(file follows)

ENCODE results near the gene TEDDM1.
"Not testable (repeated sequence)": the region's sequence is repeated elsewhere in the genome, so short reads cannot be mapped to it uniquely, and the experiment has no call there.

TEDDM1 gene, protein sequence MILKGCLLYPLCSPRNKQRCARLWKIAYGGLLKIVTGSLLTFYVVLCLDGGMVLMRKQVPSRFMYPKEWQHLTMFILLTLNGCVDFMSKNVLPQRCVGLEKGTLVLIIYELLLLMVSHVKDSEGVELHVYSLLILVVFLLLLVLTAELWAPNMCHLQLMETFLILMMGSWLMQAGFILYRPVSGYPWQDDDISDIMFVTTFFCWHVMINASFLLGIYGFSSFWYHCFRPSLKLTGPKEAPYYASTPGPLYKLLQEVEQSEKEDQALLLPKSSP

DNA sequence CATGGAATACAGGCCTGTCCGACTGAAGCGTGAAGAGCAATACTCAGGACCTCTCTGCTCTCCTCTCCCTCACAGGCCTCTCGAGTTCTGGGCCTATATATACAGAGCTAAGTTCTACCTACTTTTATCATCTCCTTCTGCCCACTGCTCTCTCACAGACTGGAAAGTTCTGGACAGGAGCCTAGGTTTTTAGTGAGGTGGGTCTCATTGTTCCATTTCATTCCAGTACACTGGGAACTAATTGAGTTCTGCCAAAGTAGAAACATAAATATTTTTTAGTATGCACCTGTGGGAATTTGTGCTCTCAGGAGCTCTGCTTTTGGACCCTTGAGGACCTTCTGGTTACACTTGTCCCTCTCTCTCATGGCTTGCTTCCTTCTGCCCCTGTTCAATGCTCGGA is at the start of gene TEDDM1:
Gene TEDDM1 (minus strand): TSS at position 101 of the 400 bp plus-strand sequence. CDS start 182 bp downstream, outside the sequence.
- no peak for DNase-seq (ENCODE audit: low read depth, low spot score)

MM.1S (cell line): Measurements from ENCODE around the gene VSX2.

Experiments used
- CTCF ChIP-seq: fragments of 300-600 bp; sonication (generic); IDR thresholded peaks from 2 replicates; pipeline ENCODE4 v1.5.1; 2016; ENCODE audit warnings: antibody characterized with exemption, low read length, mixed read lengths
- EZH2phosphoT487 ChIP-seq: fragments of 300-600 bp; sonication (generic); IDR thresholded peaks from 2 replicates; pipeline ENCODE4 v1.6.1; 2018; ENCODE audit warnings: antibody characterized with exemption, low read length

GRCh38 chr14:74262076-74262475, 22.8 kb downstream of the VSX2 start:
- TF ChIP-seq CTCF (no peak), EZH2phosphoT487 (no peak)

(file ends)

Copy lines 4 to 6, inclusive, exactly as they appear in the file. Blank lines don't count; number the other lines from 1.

DNA sequence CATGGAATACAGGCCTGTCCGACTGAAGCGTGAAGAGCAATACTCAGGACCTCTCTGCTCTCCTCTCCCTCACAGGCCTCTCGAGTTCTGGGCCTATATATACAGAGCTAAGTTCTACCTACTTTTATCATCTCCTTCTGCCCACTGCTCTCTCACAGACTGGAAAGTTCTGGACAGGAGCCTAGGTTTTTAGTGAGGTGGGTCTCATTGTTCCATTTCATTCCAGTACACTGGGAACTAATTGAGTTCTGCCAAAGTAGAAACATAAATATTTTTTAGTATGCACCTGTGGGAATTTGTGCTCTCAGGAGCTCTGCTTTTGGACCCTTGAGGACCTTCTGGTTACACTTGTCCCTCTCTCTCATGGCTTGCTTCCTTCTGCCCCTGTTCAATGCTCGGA is at the start of gene TEDDM1:
Gene TEDDM1 (minus strand): TSS at position 101 of the 400 bp plus-strand sequence. CDS start 182 bp downstream, outside the sequence.
- no peak for DNase-seq (ENCODE audit: low read depth, low spot score)